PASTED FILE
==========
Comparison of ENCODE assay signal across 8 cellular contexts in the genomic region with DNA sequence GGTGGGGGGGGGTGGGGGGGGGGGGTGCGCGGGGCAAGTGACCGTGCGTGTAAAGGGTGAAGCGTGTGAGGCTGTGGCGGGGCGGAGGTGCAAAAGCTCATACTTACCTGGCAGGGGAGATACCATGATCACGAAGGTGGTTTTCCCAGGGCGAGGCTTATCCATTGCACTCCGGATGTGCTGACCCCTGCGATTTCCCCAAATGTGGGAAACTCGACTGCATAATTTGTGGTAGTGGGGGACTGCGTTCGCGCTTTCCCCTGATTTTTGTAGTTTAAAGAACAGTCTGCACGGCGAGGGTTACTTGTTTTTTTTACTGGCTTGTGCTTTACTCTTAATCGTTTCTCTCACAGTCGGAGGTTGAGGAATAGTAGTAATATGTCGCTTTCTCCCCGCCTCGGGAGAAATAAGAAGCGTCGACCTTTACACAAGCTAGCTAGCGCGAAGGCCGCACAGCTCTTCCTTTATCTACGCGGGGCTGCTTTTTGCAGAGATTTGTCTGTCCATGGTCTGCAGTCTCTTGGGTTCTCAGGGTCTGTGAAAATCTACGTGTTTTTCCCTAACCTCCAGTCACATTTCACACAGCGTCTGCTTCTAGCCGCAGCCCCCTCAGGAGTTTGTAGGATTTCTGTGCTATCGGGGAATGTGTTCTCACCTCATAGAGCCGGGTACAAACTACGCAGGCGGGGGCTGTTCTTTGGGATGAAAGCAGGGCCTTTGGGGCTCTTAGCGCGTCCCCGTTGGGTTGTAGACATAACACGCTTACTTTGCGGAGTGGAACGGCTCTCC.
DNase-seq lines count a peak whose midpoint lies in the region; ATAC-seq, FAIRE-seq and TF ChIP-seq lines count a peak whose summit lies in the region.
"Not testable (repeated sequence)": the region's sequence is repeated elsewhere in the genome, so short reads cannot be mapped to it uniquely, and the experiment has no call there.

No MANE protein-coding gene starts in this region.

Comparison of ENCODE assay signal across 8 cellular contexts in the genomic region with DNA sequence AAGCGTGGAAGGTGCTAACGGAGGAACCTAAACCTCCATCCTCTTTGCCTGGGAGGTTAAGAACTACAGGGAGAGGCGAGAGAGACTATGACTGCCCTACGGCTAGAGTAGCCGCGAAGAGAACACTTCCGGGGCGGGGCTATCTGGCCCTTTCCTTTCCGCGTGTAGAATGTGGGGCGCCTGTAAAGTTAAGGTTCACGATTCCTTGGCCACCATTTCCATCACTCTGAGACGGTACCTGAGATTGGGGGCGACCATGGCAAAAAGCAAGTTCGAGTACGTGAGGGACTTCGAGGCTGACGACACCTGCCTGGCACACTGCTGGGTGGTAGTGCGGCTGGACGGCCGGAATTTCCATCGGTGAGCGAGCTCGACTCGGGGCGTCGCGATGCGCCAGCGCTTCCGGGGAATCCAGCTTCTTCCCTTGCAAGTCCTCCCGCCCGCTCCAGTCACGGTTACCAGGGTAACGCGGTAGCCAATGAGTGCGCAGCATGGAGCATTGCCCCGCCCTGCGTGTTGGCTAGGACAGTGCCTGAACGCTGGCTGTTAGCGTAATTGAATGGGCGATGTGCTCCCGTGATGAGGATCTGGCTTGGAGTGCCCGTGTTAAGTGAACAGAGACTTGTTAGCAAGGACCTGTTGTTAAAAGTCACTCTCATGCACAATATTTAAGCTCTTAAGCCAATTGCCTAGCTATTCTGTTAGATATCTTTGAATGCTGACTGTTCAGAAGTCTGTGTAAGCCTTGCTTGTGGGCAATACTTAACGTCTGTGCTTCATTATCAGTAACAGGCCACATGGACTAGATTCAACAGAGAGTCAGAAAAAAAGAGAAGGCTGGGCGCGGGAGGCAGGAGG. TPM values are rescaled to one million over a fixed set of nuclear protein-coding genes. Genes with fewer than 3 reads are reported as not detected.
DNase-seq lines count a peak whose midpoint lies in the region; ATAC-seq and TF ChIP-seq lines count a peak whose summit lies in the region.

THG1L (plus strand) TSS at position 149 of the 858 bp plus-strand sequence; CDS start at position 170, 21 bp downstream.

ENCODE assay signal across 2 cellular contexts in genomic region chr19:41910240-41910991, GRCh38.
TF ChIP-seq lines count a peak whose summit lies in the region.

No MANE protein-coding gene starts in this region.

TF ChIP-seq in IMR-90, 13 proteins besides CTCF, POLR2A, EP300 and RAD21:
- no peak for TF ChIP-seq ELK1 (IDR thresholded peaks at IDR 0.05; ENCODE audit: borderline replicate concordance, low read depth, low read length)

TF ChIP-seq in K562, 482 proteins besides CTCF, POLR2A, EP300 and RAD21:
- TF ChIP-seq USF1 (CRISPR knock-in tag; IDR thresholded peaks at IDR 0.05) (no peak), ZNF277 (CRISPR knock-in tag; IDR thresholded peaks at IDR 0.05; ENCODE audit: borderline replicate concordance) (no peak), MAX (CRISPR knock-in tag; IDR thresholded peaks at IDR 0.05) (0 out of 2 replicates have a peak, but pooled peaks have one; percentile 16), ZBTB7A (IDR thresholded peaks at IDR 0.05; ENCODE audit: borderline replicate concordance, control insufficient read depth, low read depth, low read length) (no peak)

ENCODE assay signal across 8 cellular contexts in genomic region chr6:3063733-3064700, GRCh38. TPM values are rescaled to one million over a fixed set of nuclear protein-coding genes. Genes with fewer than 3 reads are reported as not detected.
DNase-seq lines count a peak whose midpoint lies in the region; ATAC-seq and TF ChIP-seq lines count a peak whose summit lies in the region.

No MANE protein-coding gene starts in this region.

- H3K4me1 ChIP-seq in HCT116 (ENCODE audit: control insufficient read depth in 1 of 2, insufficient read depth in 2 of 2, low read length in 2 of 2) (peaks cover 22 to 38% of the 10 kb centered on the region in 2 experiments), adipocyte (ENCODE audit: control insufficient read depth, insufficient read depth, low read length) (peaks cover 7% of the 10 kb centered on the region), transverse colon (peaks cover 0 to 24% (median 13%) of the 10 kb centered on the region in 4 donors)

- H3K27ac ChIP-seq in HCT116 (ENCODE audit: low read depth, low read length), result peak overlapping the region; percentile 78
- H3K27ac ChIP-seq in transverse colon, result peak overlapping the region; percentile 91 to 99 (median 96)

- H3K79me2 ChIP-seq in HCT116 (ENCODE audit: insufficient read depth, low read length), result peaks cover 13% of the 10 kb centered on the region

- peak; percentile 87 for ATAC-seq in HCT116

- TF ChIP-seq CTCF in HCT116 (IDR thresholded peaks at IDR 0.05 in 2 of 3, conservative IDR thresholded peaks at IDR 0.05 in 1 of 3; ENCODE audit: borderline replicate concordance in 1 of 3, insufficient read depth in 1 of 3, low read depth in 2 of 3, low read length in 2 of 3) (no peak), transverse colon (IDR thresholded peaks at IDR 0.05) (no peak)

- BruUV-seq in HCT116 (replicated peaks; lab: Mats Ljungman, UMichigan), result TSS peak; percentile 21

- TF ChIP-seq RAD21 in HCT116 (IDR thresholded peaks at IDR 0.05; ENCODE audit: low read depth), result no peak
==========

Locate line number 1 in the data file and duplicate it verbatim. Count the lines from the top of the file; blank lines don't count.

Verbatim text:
Comparison of ENCODE assay signal across 8 cellular contexts in the genomic region with DNA sequence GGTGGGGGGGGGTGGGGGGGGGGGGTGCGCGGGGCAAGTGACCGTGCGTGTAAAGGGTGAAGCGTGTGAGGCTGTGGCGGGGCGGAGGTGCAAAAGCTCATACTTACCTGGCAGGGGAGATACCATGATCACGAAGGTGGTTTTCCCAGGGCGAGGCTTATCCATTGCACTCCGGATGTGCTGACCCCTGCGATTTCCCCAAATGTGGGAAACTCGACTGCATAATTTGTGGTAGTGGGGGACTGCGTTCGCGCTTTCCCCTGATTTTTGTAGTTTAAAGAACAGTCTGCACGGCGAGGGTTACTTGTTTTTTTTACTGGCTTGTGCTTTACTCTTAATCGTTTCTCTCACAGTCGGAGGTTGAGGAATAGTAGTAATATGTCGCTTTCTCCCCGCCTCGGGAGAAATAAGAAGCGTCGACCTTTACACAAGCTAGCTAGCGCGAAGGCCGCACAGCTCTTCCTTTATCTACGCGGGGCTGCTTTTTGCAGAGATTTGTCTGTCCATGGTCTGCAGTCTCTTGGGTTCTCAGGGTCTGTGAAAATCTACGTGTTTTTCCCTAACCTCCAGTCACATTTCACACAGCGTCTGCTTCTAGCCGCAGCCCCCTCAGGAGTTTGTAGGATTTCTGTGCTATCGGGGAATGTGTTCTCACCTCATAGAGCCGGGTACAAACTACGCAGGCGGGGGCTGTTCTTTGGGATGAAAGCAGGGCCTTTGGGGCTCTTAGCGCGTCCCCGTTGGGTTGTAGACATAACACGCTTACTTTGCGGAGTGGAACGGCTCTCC.